Appendicitis is an extremely common surgical problem, especially in the pediatric population. However, leukemic infiltration of the appendix is rare and even more so is having acute appendicitis as the initial manifestation.
The patient is a 2-year-old female with multiple febrile illnesses since birth, who presented to the emergency department with a 3-day history of abdominal pain, fever, and decreased appetite. Ultrasound of her right lower quadrant was consistent with acute appendicitis. A laparoscopic appendectomy was performed successfully without complication. However, pathological examination of the specimen revealed an appendix with partial involvement of B-lymphoblastic lymphoma/leukemia in a background of lymphoid hyperplasia. This prompted referral to a pediatric hematologist/oncologist. Further workup revealed abnormal immature cells on peripheral blood flow cytometry. Bone marrow biopsy confirmed a diagnosis of B-cell acute lymphoblastic leukemia.
Though acute appendicitis is very common and management is well documented, it is rare for pathological examination to uncover leukemia as an underlying etiology and to have acute appendicitis as the initial manifestation of hematologic malignancy. To our knowledge, very few similar events have occurred and been documented in the medical literature.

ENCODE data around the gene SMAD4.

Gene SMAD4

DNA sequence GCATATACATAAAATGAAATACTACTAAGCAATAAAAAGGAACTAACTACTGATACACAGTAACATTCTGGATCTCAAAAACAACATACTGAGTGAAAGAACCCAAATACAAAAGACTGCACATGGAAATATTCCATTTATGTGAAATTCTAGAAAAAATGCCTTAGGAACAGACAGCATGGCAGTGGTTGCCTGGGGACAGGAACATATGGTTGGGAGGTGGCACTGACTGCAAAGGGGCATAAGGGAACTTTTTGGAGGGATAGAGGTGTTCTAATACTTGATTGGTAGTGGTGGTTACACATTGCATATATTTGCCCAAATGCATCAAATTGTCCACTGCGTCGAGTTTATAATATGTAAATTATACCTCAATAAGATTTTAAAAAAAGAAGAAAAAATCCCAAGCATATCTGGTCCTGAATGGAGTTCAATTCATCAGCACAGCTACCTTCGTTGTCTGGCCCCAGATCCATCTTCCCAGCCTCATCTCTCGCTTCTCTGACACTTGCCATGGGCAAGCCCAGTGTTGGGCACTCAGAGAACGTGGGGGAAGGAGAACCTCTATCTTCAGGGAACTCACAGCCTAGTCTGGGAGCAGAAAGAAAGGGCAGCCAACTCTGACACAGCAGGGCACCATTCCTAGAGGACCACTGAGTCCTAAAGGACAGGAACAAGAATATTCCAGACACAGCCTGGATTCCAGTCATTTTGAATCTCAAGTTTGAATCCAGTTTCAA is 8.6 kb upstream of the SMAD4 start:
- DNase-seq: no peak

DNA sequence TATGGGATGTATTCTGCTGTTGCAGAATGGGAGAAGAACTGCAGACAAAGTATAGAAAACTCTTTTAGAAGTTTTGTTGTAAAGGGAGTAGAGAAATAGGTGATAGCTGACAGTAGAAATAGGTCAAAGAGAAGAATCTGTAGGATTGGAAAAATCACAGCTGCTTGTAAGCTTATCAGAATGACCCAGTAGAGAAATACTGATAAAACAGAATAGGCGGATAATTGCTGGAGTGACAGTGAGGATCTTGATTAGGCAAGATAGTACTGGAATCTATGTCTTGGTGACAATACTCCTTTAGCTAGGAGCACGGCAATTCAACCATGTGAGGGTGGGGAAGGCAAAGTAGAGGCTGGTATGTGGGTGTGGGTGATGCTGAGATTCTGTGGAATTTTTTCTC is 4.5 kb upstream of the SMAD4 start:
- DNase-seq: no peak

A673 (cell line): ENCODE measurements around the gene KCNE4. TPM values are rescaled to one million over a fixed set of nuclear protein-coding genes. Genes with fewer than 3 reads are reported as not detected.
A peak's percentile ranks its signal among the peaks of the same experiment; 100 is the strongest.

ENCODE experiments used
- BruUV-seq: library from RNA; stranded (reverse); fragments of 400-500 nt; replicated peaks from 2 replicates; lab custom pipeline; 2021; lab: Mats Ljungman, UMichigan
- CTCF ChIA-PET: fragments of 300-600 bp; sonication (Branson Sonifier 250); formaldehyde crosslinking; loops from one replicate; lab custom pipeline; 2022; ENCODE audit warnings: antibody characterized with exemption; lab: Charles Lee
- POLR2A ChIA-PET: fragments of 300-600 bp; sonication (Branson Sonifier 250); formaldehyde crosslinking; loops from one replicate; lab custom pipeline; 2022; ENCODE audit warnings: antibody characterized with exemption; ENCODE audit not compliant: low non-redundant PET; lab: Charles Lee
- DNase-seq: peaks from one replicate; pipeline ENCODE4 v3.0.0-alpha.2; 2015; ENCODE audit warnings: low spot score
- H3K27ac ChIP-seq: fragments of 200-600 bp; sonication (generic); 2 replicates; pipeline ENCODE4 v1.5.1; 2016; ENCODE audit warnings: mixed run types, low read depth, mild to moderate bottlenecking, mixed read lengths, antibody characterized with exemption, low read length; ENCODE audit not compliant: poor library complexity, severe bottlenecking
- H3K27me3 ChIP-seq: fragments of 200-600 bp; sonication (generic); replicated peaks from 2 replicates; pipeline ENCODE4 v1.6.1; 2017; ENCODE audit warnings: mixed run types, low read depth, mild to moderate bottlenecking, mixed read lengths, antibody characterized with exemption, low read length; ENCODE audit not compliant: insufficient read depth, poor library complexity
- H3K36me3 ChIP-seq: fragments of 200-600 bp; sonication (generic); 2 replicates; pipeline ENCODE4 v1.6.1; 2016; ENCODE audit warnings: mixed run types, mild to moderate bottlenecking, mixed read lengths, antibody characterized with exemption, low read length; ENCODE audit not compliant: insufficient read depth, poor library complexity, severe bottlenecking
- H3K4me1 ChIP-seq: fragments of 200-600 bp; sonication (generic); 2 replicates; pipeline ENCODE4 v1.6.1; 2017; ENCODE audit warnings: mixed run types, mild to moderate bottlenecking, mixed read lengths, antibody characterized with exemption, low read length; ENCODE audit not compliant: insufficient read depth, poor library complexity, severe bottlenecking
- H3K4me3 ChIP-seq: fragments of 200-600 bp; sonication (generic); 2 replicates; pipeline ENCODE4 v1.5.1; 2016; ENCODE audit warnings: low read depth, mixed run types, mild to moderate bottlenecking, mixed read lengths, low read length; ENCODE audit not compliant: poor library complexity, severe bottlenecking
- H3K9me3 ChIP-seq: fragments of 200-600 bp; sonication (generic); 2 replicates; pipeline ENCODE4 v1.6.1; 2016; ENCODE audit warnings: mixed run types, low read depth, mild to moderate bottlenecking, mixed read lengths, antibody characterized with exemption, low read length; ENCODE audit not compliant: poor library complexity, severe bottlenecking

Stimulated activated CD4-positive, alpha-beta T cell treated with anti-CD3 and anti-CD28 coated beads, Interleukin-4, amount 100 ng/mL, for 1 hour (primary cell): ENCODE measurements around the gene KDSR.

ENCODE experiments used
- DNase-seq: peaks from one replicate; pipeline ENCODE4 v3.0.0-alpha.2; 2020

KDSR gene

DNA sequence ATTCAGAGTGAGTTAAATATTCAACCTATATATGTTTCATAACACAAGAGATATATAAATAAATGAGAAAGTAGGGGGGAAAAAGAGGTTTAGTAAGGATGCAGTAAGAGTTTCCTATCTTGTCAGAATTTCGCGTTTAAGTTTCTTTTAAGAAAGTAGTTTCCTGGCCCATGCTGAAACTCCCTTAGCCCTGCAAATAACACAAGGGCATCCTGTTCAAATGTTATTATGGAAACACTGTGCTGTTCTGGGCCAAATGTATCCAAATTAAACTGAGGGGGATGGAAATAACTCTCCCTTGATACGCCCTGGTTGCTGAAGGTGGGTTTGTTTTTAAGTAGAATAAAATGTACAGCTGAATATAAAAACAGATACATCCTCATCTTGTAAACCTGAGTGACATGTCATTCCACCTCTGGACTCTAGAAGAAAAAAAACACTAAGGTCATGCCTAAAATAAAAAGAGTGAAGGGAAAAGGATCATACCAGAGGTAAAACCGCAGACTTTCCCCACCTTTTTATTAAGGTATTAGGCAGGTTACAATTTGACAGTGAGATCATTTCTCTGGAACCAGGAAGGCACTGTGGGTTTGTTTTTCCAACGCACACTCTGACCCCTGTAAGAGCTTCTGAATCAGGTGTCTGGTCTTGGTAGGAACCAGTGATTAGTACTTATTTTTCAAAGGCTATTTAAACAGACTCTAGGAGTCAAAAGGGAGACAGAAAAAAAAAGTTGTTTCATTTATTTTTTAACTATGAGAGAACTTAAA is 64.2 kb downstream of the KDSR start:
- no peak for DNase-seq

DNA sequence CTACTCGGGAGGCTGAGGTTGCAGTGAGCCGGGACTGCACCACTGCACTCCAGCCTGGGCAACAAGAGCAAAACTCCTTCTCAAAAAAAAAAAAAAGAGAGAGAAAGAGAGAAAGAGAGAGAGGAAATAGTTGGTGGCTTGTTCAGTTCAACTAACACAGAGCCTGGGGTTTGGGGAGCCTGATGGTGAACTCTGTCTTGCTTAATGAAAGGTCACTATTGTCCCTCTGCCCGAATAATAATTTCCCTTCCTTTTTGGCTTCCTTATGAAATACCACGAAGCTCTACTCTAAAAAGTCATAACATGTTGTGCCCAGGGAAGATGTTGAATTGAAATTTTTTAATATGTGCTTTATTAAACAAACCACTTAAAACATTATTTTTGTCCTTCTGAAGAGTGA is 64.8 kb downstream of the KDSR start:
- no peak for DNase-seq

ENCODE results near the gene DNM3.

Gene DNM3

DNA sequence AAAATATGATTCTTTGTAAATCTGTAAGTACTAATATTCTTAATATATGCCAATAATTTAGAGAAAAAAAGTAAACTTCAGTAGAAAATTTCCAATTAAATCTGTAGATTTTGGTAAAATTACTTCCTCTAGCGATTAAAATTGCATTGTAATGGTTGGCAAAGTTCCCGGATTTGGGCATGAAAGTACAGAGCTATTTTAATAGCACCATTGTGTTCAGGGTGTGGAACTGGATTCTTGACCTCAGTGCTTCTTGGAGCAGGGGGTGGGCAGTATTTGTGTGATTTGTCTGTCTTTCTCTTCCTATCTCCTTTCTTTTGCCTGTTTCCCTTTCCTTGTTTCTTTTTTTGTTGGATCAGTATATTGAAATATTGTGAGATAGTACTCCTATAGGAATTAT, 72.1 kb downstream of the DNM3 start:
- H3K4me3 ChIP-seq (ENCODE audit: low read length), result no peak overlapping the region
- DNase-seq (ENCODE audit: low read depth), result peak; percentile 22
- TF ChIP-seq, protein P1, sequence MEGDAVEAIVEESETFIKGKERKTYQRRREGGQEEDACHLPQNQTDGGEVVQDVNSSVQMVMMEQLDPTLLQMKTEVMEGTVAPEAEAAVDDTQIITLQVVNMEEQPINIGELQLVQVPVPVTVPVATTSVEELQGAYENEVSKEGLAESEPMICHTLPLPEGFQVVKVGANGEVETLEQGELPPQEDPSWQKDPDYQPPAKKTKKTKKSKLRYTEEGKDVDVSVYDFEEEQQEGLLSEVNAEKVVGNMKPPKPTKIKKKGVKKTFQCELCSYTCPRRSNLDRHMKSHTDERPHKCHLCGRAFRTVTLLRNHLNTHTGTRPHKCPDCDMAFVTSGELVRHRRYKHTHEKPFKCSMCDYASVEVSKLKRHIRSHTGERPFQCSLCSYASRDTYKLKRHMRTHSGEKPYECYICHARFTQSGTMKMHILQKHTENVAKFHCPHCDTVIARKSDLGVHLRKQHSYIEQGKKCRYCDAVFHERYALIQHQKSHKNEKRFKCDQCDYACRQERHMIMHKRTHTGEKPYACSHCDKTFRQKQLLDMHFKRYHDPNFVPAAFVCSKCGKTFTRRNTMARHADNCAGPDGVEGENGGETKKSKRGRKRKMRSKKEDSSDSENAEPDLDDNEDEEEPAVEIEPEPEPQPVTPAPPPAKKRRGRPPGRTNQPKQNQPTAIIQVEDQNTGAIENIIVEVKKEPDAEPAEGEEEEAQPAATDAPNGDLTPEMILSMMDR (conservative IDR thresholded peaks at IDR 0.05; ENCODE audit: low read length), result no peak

Physicians and surgeons should be aware that, though quite rare, leukemic infiltration of the appendix can occur and should be considered in the differential diagnosis of acute appendicitis. Notably, pathologic examination of the appendix may be particularly informative. Diligent follow-up of abnormal pathology is crucial in cases suggestive of underlying hematologic malignancy.

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